Use of analytics in better decision-making has evolved since past. In late 1960s technology-based analytics had been the base of the decision support system (Jeble, Kumari, & Patil, 2018). Later in 1987 scanner panel data was used to analyze decision-making in retail shops which was further followed by OLAP, a software analytical tool. In 1990 Enterprise resource planning system became the prime use for analytics in company. This led to the evolution of analytics using internet, e-commerce, mobiles, sensors and software analytical tools. With time Big Data Predictive Analytics has been used in decision-making in different streams. Analytics in big data has been useful in improving the visibility and coordination (Dubey et al., 2018). Businesses can have better decision-making capability with the use and better understanding of data analytics (Agrawal, 2014).
Why is Big Data Important?
The importance of big data doesn’t revolve around the availability of data, but the purpose of data. One can take data from any source and analyze it to find answers that enable (1) cost reductions, (2) time reductions, (3) new product development and optimized offerings, and (4) smart decision-making. When big data is combined with high-powered analytics, managerial decisions can be performed such as:
Determining root causes of failures, issues and defects in near-real time.
Generating sustainable solutions for any stream.
Recalculating entire risk portfolios in minutes.
Detecting fraudulent behavior before it affects any organization.
Application of Big Data and Business Analytics
Big data has been in use by government institutes for forecasting weather patterns, discovering seismic activities that predicts earthquakes and preparing descriptive reports. It has been in use by the Economists to stimulate economic growth. Big data mining is the patterns in the data that is normally not looked by the users. This unlooked data also leads to several important informations which can make decision-making smooth.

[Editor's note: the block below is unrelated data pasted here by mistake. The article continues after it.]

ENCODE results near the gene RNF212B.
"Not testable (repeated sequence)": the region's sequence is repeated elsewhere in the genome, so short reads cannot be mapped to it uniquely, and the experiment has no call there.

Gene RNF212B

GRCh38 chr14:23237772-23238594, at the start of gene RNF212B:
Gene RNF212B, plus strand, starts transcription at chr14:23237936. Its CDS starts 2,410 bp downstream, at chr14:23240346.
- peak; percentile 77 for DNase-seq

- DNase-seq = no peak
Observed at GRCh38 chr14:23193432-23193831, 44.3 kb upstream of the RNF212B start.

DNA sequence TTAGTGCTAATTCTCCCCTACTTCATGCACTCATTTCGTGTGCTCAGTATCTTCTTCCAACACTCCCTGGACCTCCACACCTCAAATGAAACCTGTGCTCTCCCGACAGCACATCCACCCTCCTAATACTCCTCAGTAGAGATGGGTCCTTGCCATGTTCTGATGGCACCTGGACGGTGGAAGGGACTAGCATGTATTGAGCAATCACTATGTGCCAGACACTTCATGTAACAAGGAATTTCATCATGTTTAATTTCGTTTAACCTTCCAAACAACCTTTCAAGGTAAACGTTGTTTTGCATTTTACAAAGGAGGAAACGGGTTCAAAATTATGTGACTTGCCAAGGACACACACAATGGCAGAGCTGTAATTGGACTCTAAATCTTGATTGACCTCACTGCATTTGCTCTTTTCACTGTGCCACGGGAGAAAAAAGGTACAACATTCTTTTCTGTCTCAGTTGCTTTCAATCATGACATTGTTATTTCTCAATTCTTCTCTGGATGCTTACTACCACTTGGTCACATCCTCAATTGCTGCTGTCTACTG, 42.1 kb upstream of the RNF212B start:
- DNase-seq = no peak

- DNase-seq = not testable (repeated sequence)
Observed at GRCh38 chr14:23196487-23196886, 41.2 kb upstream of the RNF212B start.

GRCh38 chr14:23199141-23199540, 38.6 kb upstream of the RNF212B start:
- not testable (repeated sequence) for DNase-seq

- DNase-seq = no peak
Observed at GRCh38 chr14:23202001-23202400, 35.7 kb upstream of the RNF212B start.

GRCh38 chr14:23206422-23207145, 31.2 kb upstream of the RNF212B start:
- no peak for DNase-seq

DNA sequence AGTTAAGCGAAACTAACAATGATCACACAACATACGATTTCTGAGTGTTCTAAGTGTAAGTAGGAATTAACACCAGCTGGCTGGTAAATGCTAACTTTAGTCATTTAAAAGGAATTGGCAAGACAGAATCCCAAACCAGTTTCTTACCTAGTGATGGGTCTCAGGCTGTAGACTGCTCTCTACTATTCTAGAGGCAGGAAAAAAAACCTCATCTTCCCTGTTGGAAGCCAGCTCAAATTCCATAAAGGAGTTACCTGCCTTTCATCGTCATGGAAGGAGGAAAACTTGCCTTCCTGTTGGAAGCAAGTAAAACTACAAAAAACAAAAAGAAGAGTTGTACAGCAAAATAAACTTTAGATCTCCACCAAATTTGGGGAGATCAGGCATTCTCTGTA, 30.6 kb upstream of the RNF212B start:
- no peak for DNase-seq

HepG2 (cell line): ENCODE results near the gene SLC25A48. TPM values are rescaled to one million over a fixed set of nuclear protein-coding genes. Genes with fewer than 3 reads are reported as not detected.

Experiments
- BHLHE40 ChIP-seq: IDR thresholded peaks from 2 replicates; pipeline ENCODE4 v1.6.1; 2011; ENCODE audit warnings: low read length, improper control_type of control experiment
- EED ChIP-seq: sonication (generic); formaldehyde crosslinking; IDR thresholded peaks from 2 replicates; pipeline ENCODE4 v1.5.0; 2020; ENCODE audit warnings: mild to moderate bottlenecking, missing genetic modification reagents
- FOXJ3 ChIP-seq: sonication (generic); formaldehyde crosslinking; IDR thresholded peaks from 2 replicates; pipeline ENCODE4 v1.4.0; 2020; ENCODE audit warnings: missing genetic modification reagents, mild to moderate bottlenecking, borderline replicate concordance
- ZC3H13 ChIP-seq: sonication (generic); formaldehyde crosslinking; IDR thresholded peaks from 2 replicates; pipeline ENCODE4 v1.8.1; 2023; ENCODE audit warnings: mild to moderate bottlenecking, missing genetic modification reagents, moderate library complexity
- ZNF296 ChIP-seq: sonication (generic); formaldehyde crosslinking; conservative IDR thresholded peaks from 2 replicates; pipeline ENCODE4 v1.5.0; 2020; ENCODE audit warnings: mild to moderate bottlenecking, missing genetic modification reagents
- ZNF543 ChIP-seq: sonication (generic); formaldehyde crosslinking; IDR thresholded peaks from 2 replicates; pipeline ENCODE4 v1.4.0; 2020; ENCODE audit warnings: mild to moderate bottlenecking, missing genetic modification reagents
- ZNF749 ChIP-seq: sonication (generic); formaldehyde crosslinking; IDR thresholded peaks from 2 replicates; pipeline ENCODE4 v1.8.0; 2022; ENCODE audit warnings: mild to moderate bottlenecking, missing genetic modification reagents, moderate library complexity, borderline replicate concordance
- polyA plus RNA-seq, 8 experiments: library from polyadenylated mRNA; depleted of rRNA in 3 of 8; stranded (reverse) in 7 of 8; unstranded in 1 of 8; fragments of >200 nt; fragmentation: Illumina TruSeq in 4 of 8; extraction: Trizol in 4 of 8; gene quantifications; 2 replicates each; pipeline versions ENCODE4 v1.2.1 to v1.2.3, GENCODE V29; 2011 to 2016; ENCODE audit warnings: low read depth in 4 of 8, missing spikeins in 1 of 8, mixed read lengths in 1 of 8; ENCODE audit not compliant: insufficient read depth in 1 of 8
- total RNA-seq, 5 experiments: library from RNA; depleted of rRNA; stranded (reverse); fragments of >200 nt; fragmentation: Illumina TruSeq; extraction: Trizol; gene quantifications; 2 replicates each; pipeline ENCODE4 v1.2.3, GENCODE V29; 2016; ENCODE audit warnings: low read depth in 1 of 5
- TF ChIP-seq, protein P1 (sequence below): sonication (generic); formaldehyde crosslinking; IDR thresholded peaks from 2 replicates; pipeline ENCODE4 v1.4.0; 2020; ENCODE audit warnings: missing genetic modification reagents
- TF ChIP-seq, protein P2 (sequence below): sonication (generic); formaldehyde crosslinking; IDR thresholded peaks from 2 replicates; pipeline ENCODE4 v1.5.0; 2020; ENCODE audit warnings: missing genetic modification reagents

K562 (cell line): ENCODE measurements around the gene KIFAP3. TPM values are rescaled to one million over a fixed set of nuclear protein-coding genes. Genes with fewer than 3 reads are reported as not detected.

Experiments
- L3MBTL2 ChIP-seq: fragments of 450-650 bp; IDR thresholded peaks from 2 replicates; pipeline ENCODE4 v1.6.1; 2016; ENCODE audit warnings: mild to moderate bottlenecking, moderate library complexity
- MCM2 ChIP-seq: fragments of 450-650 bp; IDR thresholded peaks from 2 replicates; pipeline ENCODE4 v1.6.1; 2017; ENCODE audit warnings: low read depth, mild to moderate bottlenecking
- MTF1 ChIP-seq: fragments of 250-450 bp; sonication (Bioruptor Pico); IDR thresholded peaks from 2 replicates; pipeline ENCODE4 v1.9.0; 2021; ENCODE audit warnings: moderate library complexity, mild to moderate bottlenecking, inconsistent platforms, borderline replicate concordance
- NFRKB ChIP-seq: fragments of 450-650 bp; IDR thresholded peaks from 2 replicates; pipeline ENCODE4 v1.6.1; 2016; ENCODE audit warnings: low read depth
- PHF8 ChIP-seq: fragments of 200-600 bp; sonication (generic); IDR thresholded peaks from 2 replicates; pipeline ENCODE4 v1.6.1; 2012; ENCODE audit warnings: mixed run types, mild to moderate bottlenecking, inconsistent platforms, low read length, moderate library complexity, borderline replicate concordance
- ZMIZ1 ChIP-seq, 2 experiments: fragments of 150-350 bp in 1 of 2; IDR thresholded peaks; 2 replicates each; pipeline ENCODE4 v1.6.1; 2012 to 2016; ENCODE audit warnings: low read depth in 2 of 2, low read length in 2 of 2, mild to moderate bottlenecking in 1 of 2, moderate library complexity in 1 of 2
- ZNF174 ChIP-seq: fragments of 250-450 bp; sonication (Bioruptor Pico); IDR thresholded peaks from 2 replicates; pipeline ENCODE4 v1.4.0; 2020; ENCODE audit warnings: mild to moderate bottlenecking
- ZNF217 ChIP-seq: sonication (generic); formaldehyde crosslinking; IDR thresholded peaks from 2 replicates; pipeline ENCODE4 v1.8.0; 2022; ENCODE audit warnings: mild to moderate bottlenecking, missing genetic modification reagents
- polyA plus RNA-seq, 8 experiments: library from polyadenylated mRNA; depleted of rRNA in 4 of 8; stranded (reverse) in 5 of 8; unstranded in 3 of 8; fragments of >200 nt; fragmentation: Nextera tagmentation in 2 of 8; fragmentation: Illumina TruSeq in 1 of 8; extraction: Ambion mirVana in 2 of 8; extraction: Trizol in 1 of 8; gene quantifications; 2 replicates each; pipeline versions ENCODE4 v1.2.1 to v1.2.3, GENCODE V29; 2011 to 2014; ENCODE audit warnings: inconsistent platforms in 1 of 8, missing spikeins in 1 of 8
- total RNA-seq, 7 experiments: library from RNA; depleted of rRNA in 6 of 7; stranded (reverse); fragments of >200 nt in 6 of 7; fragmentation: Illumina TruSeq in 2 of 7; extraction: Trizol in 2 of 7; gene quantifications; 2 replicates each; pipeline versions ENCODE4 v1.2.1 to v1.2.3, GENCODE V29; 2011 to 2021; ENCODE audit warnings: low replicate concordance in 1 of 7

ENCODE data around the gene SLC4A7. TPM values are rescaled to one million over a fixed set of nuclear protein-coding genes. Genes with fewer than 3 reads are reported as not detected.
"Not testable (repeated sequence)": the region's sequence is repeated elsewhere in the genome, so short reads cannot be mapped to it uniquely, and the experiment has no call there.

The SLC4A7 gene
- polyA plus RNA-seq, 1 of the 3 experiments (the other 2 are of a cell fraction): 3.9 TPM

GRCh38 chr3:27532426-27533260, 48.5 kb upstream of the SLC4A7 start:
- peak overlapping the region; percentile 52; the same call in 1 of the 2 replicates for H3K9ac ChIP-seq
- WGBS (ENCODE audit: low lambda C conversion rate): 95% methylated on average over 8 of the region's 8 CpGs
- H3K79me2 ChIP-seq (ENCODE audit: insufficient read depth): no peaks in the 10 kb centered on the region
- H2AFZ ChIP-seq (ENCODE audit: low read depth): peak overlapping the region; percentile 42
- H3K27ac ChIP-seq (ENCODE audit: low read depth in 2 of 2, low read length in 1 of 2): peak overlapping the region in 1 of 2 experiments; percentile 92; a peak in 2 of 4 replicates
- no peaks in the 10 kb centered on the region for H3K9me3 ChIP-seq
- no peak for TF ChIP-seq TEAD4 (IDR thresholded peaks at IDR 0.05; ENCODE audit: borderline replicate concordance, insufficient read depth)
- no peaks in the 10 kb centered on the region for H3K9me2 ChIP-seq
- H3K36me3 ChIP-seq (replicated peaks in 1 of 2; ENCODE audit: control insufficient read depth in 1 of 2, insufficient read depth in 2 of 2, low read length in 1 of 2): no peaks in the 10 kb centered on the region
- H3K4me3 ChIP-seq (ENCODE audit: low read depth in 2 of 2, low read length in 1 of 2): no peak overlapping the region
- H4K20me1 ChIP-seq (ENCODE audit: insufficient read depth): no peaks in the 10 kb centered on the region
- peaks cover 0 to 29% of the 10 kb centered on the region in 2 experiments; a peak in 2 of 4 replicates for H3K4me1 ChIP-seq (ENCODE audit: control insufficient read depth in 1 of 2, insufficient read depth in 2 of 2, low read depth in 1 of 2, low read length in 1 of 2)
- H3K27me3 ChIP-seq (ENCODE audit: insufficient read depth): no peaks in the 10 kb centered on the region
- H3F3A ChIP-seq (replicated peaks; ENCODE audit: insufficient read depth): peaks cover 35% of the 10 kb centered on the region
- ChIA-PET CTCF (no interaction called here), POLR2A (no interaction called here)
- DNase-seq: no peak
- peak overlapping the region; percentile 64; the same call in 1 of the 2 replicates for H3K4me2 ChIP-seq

Big data is used in health insurance for predicting customer dissatisfaction through speech to text data from call center recordings (Devenport & Dyche, 2013). Several retail banks have focused on exploiting big data at times of financial crisis for doing a better job.
Linked In has used big data and data scientists to develop product features and product offerings. This has helped the consumers as well as the companies to make decisions about the product.
Google have constantly developed new products and services that have big data algorithms for search. Most of the companies are masters in developing standard reports and multidimensional reports through big data analytics. In many companies, big data is directly focused on products, services and customers. Senior managers have used predictive analytics as the next step in data analytics.
Big data not only allows knowledge discovery efforts but also they need to promote them. The sooner the business executives understand the value of knowledge discovery the better competitor they become. This can lead to high level innovations and high rewards.
Big Data and Business Analytics for Decision-Making
In the current era, world is challenged with demanding customers, high competition, short product lifecycles, rising costs of labor and materials, unemployment and unsustainability. Globalization is making it even more challenging as blurring boundaries among countries create level playing field for selling products and services across the globe. Firms need to make operational, tactical and strategic decisions based on available information. In addition to traditional decision support systems, big data provides additional tools to arrive at decisions.
Big data can provide valuable competitive intelligence (Jeong et al., 2016), help in dramatic cost reductions, substantial improvements and development of sustainable goals for the world.
Data Science & Business Analytics will bring together researchers, engineers and practitioners and encompass wide and diverse topics of application in almost every field. It will also invite the participation of scholars, analysts and data scientists to present their ideas, concepts and proof of works indicating application of Big Data and Business Analytics.
The primary target audience of this book includes researchers, academicians and data scientist from a variety of disciplines interested in analyzing and application of big data analytics. A secondary target audience consists of data analysts, students and scholars pursuing advanced study in big data.
Organization of the Book
The book is organized into eight chapters. A brief description of each of the chapters follows: